On this day … 9 March 1883

Penwortham Bridge 1909
Preston in 1909 just before Penwortham New Bridge was built: https://maps.nls.uk/view/128075868

A new bridge across the Ribble was proposed that would link Preston and Penwortham from the bottom of Fishergate Hill near the old Regatta Inn to Penwortham Brow on the other side, according to Hewitson’s History of Preston. The proposal came from the commissioners of the old Penwortham Bridge, who suggested that the county would share the cost.

At that date, there was only the old bridge, more than a third of a mile upstream from the proposed bridge, which had been built in 1759, two years after the first bridge there had collapsed, only two years after it was built. Before then, the Ribble downstream from Walton Bridge was crossed by a number of fords and a ferry.

On 14 March, the commissioners for the old bridge went to inspect it and found it needed repairs. They adjourned to the Bridge Inn to discuss what was to be done and decided to reintroduce tolls for four months to cover the costs of the repairs.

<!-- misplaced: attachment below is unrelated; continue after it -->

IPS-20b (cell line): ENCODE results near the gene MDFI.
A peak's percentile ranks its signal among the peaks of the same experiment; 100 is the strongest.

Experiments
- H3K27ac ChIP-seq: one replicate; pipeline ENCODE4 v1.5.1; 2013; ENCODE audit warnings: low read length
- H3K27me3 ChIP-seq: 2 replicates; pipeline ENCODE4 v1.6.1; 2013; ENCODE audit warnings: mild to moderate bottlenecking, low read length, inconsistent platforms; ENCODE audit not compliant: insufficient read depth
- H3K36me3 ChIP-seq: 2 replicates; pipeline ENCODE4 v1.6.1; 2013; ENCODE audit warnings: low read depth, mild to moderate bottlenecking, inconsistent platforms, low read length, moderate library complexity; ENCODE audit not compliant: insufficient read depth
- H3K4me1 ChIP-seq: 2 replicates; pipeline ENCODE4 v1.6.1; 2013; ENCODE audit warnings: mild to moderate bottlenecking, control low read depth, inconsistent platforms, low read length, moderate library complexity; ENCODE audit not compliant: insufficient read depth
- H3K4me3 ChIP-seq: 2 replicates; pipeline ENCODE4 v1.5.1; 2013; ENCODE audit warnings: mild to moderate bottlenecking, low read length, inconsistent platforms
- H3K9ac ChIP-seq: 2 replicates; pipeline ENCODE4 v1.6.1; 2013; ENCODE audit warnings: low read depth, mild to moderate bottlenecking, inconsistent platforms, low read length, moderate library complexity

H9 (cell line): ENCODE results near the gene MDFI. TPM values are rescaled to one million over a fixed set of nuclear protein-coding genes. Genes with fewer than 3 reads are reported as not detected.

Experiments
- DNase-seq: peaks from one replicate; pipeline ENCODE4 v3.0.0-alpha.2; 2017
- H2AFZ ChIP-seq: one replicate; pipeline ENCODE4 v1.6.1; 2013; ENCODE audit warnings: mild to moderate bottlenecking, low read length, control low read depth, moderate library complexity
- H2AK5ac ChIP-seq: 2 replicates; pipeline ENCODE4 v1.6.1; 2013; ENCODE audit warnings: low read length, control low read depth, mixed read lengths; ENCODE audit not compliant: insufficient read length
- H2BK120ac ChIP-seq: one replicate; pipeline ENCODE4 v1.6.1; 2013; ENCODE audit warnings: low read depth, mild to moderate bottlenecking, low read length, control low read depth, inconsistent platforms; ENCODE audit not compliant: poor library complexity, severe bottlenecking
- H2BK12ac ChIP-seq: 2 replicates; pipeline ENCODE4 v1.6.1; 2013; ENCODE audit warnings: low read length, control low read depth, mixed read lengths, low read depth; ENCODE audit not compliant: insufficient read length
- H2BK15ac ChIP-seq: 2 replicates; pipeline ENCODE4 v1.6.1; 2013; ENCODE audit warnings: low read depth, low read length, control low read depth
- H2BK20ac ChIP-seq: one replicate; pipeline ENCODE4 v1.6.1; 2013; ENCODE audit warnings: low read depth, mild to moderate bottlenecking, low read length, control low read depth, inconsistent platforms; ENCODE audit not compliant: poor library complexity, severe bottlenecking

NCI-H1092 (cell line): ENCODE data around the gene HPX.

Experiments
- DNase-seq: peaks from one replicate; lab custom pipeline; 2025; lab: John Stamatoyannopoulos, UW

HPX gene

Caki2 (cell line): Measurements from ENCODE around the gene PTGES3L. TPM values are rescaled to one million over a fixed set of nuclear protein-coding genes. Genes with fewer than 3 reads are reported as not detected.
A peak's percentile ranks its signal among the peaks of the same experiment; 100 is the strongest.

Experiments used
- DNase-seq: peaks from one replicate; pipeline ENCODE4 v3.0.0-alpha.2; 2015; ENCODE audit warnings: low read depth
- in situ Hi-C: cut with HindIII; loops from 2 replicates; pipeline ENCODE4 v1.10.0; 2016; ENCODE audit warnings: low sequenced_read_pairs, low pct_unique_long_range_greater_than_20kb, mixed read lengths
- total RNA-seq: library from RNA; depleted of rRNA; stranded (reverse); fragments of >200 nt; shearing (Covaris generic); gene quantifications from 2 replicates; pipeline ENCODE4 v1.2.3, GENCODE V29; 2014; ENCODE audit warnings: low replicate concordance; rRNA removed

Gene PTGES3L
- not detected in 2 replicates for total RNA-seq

Tolls had been used in the past to pay for repairs, and in 1858 when they were being levied an incident occurred that gives another insight into the character of the vicar of Preston, the Rev John Owen Parr.

The toll collector at the bridge stopped the vicar’s carriage to ask for the toll payment. Parr refused to pay, apparently maintaining that if detained all day he still would not pay. He successfully avoided payment, as he did again a few days later.

This raised serious complications for the bridge commissioners, who had never previously been faced with such a bold refusal to pay. Other bridge users questioned why they should have to pay if the vicar was exempt. The commissioners instructed their lawyer to serve a distress warrant on Parr. The tolls were waived shortly after, so presumably the action against the vicar was not pursued.

Parr, it should be remembered, was the vicar who set the bailiffs on the poorest residents in the parish who would not or could not pay the Easter dues that supplemented his income.

Penwortham New Bridge was eventually built in 1912, shortening the road between Preston and Penwortham by a mile.

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